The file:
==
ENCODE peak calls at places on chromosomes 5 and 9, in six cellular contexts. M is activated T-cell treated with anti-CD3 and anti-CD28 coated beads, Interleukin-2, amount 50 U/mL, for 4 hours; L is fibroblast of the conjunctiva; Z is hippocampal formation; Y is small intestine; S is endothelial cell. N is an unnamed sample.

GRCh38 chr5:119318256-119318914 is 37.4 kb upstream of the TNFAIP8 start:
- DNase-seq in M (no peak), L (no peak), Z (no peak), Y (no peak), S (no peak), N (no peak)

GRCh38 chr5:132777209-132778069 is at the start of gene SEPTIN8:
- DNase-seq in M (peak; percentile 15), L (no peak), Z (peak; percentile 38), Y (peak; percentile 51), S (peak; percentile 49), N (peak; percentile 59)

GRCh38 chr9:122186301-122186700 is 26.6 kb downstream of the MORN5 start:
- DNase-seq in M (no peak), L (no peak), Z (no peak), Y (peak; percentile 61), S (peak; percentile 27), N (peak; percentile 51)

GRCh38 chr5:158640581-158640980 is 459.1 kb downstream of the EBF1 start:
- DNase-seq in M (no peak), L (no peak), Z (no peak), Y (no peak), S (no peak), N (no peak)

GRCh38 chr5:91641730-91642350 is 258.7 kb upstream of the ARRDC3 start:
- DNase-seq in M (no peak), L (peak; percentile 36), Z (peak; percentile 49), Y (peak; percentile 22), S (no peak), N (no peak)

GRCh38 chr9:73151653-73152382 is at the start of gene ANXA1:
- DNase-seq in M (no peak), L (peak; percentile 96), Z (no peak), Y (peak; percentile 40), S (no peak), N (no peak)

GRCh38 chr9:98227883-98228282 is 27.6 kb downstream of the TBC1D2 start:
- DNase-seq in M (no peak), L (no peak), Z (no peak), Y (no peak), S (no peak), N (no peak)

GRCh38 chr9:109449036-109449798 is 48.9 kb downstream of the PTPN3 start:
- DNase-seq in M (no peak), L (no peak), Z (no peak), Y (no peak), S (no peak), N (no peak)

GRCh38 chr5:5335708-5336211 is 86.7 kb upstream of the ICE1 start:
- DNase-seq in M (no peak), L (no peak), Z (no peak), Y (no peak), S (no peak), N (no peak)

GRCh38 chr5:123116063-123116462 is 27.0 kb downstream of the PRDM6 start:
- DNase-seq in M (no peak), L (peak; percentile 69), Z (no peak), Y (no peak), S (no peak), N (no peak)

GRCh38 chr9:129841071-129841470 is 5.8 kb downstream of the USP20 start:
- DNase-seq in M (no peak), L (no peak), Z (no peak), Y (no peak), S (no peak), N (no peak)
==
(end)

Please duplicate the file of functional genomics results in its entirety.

ENCODE peak calls at places on chromosomes 5 and 9, in six cellular contexts. M is activated T-cell treated with anti-CD3 and anti-CD28 coated beads, Interleukin-2, amount 50 U/mL, for 4 hours; L is fibroblast of the conjunctiva; Z is hippocampal formation; Y is small intestine; S is endothelial cell. N is an unnamed sample.

GRCh38 chr5:119318256-119318914 is 37.4 kb upstream of the TNFAIP8 start:
- DNase-seq in M (no peak), L (no peak), Z (no peak), Y (no peak), S (no peak), N (no peak)

GRCh38 chr5:132777209-132778069 is at the start of gene SEPTIN8:
- DNase-seq in M (peak; percentile 15), L (no peak), Z (peak; percentile 38), Y (peak; percentile 51), S (peak; percentile 49), N (peak; percentile 59)

GRCh38 chr9:122186301-122186700 is 26.6 kb downstream of the MORN5 start:
- DNase-seq in M (no peak), L (no peak), Z (no peak), Y (peak; percentile 61), S (peak; percentile 27), N (peak; percentile 51)

GRCh38 chr5:158640581-158640980 is 459.1 kb downstream of the EBF1 start:
- DNase-seq in M (no peak), L (no peak), Z (no peak), Y (no peak), S (no peak), N (no peak)

GRCh38 chr5:91641730-91642350 is 258.7 kb upstream of the ARRDC3 start:
- DNase-seq in M (no peak), L (peak; percentile 36), Z (peak; percentile 49), Y (peak; percentile 22), S (no peak), N (no peak)

GRCh38 chr9:73151653-73152382 is at the start of gene ANXA1:
- DNase-seq in M (no peak), L (peak; percentile 96), Z (no peak), Y (peak; percentile 40), S (no peak), N (no peak)

GRCh38 chr9:98227883-98228282 is 27.6 kb downstream of the TBC1D2 start:
- DNase-seq in M (no peak), L (no peak), Z (no peak), Y (no peak), S (no peak), N (no peak)

GRCh38 chr9:109449036-109449798 is 48.9 kb downstream of the PTPN3 start:
- DNase-seq in M (no peak), L (no peak), Z (no peak), Y (no peak), S (no peak), N (no peak)

GRCh38 chr5:5335708-5336211 is 86.7 kb upstream of the ICE1 start:
- DNase-seq in M (no peak), L (no peak), Z (no peak), Y (no peak), S (no peak), N (no peak)

GRCh38 chr5:123116063-123116462 is 27.0 kb downstream of the PRDM6 start:
- DNase-seq in M (no peak), L (peak; percentile 69), Z (no peak), Y (no peak), S (no peak), N (no peak)

GRCh38 chr9:129841071-129841470 is 5.8 kb downstream of the USP20 start:
- DNase-seq in M (no peak), L (no peak), Z (no peak), Y (no peak), S (no peak), N (no peak)